“Immigrants are a strength because they come to build lives and come to build the country. The NYPD doesn’t ask immigrants their status because you can’t have someone who is afraid of the police and then recruit informants [from immigrant communities]. CIA analysts have said that a big part of what goes on in the United States is the ‘American dream’. So the safest big cities in the United States are those with the highest number of first generation immigrants.” (Christopher Dickey interview in "Epoch Times")

Thursday, September 10, 2009

Back to School (The Prison Block)

My daughter's back in school. Prison. I mean school--it looks like a prison to me. No windows, cinder blocks for walls. One girl spoke out in class today and the teacher gave her a "detention." I think that means the girl has to be in a room without anything to do for at least an hour.

My daughter wanted to attend this school because it has a performing arts program that she wanted to be part of. Last year, in the 6th grade, she got too much homework. She didn't want me to tell her counselor she was unhappy with the amount of homework because she didn't want to call attention to herself.

My daughter got all these plaques and honors which we have used as wallpaper for her room because she is a top student in her class, of which there are 650 students.

I went to see her counsellor yesterday, her first day of 7th grade, because I didn't want to have a year again like last year--where my daughter couldn't have any extra-curricular activities, or see any friends on weekends, because she had so much homework to do for school.

Believe me, if my daughter, a top student among 650 students, has trouble finishing her homework and can't go out on weekends or have friends over because of the amount of homework, is having a problem with the amount of work required after spending 7 hours a day in school--then there is a problem, because the "average" student must by overwhelmed by this requirement.

And anyway, schools look like prisons, not like a place for children to be all day.

Now I find my daughter doesn't want to go to school. She doesn't like it and she doesn't like her teachers. I know this sounds familiar -- but she enjoyed school last year...except for the homework and "pressure." I know we adults have a lot of "pressure" and "homework" etc--but children deserve a childhood and a schooling that is nurturing and rewarding--not prison, with dictatorial unprofessional people who don't belong in the teaching profession, and "educators" who have no clue about what education is all about.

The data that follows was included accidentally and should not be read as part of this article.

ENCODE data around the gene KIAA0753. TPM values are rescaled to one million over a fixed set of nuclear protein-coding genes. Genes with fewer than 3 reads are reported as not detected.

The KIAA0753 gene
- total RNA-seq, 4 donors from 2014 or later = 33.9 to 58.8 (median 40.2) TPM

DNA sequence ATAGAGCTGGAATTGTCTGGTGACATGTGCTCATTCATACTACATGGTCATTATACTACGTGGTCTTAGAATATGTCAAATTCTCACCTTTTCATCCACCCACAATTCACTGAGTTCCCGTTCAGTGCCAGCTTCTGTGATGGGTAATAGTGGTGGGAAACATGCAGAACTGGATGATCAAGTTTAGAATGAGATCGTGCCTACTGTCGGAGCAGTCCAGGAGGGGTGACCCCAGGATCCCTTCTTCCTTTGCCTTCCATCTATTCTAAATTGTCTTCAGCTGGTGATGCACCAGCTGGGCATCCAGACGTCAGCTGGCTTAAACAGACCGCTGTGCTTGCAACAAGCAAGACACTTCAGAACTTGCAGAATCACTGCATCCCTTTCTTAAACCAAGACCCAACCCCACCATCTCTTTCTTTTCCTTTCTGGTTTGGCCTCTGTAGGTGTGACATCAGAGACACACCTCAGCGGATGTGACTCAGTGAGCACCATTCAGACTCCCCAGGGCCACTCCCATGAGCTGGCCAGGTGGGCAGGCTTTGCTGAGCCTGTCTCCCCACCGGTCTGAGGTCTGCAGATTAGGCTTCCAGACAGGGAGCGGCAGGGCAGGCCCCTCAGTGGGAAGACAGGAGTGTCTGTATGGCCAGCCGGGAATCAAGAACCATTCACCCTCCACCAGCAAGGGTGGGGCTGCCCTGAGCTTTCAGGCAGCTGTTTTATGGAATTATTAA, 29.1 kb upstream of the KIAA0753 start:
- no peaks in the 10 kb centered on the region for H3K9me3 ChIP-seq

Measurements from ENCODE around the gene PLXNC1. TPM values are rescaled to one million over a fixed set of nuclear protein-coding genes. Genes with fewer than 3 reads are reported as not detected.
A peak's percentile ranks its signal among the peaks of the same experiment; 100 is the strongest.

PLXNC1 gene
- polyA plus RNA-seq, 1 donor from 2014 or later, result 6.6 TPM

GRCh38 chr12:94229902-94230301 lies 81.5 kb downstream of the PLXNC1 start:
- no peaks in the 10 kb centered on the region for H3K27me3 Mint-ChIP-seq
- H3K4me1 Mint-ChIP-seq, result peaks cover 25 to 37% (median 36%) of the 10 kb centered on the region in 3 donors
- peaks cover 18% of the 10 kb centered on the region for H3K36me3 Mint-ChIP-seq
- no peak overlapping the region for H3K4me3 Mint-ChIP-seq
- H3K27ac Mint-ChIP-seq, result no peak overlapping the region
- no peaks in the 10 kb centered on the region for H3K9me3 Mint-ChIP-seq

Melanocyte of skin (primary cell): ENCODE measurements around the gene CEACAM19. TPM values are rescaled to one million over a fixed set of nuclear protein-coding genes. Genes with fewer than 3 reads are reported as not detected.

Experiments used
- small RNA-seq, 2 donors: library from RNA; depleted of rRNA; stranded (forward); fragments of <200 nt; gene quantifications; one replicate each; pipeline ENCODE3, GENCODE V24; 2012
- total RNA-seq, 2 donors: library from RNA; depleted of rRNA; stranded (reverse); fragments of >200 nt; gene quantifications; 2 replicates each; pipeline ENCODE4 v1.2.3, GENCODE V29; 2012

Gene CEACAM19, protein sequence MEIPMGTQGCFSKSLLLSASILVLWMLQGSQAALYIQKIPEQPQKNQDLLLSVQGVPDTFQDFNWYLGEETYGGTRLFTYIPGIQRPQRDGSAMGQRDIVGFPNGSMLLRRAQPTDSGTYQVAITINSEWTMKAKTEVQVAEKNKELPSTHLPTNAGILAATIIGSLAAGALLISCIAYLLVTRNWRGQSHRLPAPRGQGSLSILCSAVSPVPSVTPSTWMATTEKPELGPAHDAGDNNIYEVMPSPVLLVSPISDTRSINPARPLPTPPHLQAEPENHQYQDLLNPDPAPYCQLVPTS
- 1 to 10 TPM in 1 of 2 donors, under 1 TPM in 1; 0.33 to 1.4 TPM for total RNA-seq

Which is what we have now.

Wednesday, September 02, 2009

Madonna Makes a Difference

How can one person make a difference? Unless you're
Oprah with an audience, or Obama with the power, how can someone step up and make a pathway for change?

I have believed since I can remember that a single individual can have influence beyond any conventional measure. Although Kirk tells Spock in an episode of the original series of Star Trek, "Mirror, Mirror," "One man can make a difference..." My influence did not originate with that.

When I worked as a volunteer for the election of anti-Vietnam War candidate Joseph Duffey for senator in Connecticut in 1970, I remember the slogan of one person making a difference from that time.

Turns out, with the passing of Senator Ted Kennedy, the memory returns of that saying coming up repeatedly throughout the 1960's from JFK, to Bobby, to Ted. In fact, Jacqueline Kennedy wrote the following on a card "...for an exhibit which travelled around the US when the John F. Kennedy Library in Boston was first opening (1979), quoted in Respectfully Quoted : A Dictionary of Quotations (1989) edited by Suzy Platt:" "One man can make a difference and every man should try."

Well, Madonna's not a man, and her outspoken remarks in Bucharest can indeed make a difference. Even though the headlines say she was booed for criticizing the discrimination against Gypsies while performing on stage in front of 60,000 fans --some observers say many people cheered as well.

"Roma, or Gypsies, are a nomadic ethnic group believed to have their roots in the Indian subcontinent. They live mostly in southern and eastern Europe, but hundreds of thousands have migrated west over the past few decades in search of jobs and better living conditions.

Romania has the largest number of Roma in the region. Some say the population could be as high as 2 million, although official data put it at 500,000.

Until the 19th century, Romanian Gypsies were slaves, and they've gotten a mixed response ever since..."

Madonna had this to say during her concert:

"It has been brought to my attention ... that there is a lot of discrimination against Romanies and Gypsies in general in Eastern Europe," she said. "It made me feel very sad."

Thousands booed and jeered her.

A few cheered when she added: "We don't believe in discrimination ... we believe in freedom and equal rights for everyone." But she got more boos when she mentioned discrimination against homosexuals and others...

Discrimination, bigotry, and prejudice are a human preoccupation worldwide. In the case of Gypsies, the Europeans may even have outdone Americans in the wrath of biased hatred of a single group.

It's always good to speak out against irrational hatred, and when a celebrity like Madonna takes a stand in front of thousands, it's even more effective.

If anyone wants to question the courage of such an act, let that person try telling off someone who makes a bigoted remark out loud. If you have the guts to do it, wait for the unreceptive reaction--it's never full of smiles and agreement. And it always makes a positive difference in at least one person's life.